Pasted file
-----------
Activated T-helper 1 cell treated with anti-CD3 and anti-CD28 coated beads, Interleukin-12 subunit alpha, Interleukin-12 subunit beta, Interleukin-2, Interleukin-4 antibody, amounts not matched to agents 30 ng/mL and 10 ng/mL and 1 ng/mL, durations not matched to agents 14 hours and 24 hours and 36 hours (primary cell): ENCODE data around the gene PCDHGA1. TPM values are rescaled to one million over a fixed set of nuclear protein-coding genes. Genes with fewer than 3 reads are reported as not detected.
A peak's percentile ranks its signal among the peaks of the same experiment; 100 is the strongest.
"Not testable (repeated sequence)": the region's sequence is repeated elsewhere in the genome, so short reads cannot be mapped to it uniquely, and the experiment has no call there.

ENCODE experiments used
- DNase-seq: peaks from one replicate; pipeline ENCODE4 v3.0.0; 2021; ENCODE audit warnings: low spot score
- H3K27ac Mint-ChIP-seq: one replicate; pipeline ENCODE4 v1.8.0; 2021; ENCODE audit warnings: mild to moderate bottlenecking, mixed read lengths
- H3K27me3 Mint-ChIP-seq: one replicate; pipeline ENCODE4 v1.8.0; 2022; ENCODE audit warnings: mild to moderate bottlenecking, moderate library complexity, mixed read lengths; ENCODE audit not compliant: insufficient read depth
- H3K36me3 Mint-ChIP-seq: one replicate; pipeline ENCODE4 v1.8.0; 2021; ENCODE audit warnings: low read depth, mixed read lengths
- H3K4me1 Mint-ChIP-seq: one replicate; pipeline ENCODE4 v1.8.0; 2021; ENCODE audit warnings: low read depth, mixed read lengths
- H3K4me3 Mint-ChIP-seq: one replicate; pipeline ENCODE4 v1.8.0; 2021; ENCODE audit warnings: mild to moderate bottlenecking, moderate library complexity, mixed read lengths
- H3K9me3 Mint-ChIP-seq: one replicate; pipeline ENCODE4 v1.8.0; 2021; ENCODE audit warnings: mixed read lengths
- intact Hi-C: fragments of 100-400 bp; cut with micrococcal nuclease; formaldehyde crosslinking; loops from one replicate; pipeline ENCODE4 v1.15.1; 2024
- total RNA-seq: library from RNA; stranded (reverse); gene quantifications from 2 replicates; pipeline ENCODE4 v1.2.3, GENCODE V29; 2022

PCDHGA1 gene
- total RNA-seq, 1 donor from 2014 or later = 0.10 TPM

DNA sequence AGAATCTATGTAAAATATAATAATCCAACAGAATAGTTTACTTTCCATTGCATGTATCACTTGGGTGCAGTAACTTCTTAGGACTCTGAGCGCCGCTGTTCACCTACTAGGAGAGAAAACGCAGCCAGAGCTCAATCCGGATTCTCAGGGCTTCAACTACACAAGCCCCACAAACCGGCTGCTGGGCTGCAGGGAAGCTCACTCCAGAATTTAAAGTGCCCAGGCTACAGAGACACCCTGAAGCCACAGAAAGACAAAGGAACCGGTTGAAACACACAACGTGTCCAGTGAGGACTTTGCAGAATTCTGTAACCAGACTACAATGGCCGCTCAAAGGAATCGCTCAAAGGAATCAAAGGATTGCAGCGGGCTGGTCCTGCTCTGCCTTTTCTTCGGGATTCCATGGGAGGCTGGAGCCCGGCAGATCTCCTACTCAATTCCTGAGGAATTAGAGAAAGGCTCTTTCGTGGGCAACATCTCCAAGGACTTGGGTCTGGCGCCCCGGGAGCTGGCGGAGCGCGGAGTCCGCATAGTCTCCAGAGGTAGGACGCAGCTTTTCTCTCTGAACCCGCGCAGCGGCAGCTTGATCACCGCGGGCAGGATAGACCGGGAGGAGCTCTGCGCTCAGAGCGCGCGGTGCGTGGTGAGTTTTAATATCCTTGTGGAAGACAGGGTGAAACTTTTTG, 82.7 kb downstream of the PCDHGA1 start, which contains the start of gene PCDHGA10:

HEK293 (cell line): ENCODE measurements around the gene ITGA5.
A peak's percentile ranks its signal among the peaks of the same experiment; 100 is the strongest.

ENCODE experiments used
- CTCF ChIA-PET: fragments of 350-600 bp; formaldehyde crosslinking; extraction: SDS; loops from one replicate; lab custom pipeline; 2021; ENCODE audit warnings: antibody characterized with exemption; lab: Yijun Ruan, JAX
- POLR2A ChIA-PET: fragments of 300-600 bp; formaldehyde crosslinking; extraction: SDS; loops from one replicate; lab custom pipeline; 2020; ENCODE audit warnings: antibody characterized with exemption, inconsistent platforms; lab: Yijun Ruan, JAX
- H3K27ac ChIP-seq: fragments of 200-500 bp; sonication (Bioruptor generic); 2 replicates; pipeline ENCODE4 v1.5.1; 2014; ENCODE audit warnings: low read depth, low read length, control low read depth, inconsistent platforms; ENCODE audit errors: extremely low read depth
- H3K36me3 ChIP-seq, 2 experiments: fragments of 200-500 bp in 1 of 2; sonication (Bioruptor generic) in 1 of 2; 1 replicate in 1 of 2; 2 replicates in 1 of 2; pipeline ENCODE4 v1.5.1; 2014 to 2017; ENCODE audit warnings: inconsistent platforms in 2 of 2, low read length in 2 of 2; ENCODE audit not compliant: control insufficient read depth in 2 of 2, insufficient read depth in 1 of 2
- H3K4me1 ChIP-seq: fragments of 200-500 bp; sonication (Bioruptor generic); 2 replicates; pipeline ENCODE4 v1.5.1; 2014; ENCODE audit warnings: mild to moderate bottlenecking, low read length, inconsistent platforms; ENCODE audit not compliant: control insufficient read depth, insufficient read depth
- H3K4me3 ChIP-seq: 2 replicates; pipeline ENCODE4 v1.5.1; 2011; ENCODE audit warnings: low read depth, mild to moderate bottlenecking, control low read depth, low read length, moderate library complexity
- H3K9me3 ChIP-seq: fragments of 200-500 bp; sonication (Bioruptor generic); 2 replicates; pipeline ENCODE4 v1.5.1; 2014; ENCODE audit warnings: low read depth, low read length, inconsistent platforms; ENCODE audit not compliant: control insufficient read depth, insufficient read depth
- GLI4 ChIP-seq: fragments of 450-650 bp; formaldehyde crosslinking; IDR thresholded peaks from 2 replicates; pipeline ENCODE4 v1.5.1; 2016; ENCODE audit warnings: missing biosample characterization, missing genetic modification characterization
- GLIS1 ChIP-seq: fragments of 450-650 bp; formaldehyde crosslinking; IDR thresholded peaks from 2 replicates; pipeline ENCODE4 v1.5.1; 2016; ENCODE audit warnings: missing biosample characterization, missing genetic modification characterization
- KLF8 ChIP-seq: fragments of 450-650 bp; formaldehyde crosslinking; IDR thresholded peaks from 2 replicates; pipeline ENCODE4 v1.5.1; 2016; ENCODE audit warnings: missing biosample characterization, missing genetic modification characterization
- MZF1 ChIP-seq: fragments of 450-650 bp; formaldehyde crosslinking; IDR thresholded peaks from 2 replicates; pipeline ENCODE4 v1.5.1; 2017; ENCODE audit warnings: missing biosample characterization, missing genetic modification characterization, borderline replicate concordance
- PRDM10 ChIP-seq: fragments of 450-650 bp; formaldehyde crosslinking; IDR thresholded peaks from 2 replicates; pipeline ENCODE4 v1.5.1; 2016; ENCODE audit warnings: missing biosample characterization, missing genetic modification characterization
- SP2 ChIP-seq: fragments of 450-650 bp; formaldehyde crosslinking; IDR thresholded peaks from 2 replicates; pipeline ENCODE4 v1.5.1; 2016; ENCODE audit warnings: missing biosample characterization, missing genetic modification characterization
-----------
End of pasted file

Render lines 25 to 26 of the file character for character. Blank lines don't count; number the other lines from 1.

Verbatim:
- H3K4me3 ChIP-seq: 2 replicates; pipeline ENCODE4 v1.5.1; 2011; ENCODE audit warnings: low read depth, mild to moderate bottlenecking, control low read depth, low read length, moderate library complexity
- H3K9me3 ChIP-seq: fragments of 200-500 bp; sonication (Bioruptor generic); 2 replicates; pipeline ENCODE4 v1.5.1; 2014; ENCODE audit warnings: low read depth, low read length, inconsistent platforms; ENCODE audit not compliant: control insufficient read depth, insufficient read depth